The Remains of the Day by Kazuo Ishiguro

remains

The Remains of the Day by Kazuo Ishiguro is a beautiful but sad story which tells of the passing of the era of the English upper class in the time between World War One and Two.

The story is told in the first person by an elderly butler, Stevens, who has lived his entire adult life serving others in grand houses, most recently Darlington Hall. Stevens’ life of service has been at the detriment of his own personal life, although Stevens feels that his work has allowed great men to live great lives, with his employers serving humanity through their involvement in politics.

In the beginning of the book, Stevens is working at Darlington Hall for the rich American, Mr Farraday, who bought the property after Lord Darlington died, when he is encouraged to make a trip in his employer’s car to visit Miss Kenton, who used to be the housekeeper at Darlington Hall. During his travels, Stevens reflects on his life and of the importance of his career.

Steven’s ideal of the perfect butler is one who is dignified at all times. He holds other qualities in high esteem, particularly good moral values, but it is Stevens’ regard for dignity which carries the whole story.

In the beginning of the story, Stevens is anxious because Mr Farraday seems to want to banter with him, which leaves Stevens at a loss. He studies and practices bantering, but never quite manages to successfully amuse his employer, and he worries that this inability makes him deficient in his duties. Stevens’ humour and Mr Farraday’s are too different for them to understand each other perfectly.

During Lord Darlington’s time, Darlington Hall was filled with important political people of the time, from England, Germany and other parts of Europe. The reader recognises that Lord Darlington was probably not a great man at all, that in fact he lacked strength of character, was prone to flattery and made some racist decisions which impacted the Jewish staff members of his household terribly.

An important social event earlier in Stevens’ career at Darlington Hall was particularly tragic. Stevens tells the story of continuing to serve Lord Darlington’s guests, smiling and laughing at the guest’s jokes, and facilitating their comparatively trivial needs while his own father was upstairs dying. Stevens sees this night as the most triumphant of his career, as he never let his mask slip or provided less than the best possible service.

Another tragedy of both Steven’s life and that of Miss Kenton’s, the housekeeper, is that they grew to love one another, and could have married, had children and made a life together, except that Stevens never allowed this to happen. I was unsure if Stevens was aware of Miss Kenton’s feelings towards himself or not until the end of the book when they met again after many years apart, but either way, Stevens’ inability to allow himself to feel his emotions makes him one of the saddest fictional characters I have ever read about, although, if he wasn’t so self effacing, he would probably argue that these qualities made him a ‘great’ butler.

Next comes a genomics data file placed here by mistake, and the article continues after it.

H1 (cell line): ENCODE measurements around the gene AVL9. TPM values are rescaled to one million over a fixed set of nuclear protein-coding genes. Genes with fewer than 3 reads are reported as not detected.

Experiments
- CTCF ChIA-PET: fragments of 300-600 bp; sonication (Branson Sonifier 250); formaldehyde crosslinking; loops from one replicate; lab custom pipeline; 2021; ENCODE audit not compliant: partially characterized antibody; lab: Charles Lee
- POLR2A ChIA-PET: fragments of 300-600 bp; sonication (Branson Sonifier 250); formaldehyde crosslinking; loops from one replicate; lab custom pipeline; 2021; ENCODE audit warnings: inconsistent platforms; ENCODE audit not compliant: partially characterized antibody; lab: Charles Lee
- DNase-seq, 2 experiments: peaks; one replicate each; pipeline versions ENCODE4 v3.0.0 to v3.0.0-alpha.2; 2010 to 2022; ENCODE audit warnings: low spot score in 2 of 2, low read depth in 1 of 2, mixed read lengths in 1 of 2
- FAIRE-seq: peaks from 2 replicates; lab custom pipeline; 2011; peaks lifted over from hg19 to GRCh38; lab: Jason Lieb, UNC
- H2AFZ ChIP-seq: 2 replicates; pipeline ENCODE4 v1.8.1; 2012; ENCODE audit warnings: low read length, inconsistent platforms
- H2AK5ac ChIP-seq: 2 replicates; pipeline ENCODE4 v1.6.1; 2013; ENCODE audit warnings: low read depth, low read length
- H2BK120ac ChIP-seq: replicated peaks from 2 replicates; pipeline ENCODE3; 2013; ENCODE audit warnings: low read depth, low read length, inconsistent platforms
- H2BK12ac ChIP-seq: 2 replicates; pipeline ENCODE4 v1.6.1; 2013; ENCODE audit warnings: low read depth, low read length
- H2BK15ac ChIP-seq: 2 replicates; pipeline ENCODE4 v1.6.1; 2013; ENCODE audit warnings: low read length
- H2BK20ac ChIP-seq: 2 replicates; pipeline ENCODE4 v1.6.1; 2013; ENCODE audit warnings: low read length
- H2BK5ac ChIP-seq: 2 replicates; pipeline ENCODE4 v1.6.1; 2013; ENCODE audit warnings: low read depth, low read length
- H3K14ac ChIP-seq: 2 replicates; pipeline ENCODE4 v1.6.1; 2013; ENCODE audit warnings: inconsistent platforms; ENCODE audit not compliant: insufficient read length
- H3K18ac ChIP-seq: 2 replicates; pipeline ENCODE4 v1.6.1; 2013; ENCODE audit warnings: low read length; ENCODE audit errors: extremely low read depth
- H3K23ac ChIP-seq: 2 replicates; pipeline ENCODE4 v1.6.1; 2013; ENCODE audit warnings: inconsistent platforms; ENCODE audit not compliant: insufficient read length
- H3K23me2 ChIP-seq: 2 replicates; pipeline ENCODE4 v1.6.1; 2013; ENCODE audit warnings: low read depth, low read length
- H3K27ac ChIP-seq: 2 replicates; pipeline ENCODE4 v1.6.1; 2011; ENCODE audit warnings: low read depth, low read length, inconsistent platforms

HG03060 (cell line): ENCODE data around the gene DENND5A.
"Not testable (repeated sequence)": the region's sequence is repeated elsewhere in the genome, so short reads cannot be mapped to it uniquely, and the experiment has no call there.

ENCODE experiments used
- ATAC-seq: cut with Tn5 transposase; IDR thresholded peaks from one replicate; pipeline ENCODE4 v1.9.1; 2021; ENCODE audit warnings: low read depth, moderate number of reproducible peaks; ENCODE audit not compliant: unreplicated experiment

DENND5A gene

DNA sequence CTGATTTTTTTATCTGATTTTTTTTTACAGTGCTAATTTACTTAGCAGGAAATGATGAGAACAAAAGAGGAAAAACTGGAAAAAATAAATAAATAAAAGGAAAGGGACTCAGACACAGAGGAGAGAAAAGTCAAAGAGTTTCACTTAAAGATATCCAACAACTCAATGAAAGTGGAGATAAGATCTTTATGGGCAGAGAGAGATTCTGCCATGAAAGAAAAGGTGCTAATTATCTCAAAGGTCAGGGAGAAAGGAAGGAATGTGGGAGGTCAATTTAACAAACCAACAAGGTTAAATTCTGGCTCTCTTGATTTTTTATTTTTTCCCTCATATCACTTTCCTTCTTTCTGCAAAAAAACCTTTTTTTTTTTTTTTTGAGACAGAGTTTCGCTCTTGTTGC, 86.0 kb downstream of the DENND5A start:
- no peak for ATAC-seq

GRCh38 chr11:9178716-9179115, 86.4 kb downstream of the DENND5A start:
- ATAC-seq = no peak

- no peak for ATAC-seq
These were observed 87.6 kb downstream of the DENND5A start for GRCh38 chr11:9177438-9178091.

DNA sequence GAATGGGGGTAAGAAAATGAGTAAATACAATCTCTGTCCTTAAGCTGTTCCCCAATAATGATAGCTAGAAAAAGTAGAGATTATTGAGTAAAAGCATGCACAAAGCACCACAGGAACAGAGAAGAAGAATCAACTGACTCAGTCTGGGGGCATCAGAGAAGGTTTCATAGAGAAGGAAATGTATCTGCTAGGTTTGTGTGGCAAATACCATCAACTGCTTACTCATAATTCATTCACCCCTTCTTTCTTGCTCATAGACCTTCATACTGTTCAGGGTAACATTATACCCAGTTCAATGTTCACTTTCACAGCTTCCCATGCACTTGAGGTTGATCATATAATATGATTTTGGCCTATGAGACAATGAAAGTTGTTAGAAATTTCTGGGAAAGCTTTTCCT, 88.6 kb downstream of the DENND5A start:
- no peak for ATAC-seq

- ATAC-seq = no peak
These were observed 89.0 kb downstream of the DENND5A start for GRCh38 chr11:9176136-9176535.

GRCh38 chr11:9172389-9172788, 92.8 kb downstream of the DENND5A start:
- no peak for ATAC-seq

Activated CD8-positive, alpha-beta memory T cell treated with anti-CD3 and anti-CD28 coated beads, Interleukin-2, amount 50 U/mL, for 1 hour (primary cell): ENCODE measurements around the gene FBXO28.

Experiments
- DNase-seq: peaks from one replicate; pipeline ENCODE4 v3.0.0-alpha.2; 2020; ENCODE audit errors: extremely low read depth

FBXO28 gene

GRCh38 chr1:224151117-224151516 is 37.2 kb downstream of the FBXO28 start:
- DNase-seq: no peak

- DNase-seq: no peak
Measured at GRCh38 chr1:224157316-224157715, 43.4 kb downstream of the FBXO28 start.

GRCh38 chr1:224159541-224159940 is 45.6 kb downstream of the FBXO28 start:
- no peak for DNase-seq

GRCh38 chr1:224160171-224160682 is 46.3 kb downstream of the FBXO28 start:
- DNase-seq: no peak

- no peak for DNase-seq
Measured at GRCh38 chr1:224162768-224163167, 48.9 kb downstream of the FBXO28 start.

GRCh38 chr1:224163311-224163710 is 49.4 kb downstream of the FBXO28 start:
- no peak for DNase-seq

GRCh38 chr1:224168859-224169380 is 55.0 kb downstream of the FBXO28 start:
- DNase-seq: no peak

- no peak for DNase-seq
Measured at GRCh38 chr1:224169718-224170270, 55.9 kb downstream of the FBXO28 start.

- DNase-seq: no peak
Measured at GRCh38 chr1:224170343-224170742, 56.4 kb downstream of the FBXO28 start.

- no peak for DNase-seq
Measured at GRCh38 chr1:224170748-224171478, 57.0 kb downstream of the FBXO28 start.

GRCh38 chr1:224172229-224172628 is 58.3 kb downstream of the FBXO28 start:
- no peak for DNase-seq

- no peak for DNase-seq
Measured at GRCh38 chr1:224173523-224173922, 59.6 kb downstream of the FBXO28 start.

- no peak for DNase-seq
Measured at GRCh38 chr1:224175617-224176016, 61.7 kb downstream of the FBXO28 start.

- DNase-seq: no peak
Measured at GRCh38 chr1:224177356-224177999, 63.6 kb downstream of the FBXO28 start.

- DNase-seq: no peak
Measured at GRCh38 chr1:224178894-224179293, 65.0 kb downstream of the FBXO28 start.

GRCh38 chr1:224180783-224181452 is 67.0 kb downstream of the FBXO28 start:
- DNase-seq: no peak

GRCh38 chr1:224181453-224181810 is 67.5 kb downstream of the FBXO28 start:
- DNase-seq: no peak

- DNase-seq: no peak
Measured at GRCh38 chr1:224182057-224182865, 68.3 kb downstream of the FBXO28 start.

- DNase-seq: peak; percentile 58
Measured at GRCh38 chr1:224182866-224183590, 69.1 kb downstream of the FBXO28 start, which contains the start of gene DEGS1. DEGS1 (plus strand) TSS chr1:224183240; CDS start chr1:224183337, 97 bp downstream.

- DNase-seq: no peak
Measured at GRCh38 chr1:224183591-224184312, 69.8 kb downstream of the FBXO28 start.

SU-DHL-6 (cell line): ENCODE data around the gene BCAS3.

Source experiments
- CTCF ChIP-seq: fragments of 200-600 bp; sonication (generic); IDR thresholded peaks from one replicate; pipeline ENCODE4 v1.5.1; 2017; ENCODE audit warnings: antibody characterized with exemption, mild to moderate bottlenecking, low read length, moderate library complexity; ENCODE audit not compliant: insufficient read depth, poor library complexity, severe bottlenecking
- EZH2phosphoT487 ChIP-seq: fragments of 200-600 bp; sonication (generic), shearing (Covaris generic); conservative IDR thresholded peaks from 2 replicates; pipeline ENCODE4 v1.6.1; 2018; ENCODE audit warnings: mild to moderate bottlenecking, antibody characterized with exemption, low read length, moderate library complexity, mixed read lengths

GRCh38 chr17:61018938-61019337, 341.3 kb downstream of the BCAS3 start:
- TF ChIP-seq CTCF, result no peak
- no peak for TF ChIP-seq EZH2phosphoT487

The language and dialogue in The Remains of the Day is beautiful and this would be an excellent book to read aloud. When I read parts of the story aloud to myself, I put on the snobbiest English-butler accent that my Australian drawl could manage, and enjoyed myself thoroughly.

The Remains of the Day left me feeling as if I should chuck in my job and live my life while I can.

The question is though, can I afford to learn what not to do from Stevens, and throw in my job to do what I want all day? (Read, eat chocolate, roller-skate, travel, laugh more, etc). If I do, will my family, (who, it could be argued, are my most important job), suffer? Yes, probably they would. Should I try harder to even up my work/life balance? (Yes, I know ‘work/life balance’ is an ‘it’ phrase, but it does describe the issue). Yes, probably I should. I work long hours and sometimes that is to my family’s detriment. Could I throw in my job? No, we have to eat. Plus, I like my work and take pride in it, although luckily for my family, not as much as Stevens does.

At the end of his story, Stevens realises what he has given up when he meets with Miss Kenton, and this is bittersweet.

I could not be gladder to have read The Remains of the Day, which must be one of the best books I’ve read this year. I’m planning on watching the movie and reading more books by this author soon. Hopefully when I am an old lady on my deathbed, I don’t look back on my life and wish then that I had taken a lesson from Stevens.

 

 

Advertisements

5 Comments

Filed under Author, Book Review, Ishiguro - Kazuo

5 responses to “The Remains of the Day by Kazuo Ishiguro

  1. I loved this one too, and the casting of the movie is great – Emma Thompson is so good at these kind of slightly repressed roles. If you can’t throw up your job, I bet you could at least fit in more chocolate-eating…

  2. This sounds perfect, very downtown abbey-like. I’ve just grabbed my second Ishiguro, when we were orphans, and am waiting for it to come in the mail. I should add this to the top of my book shopping list!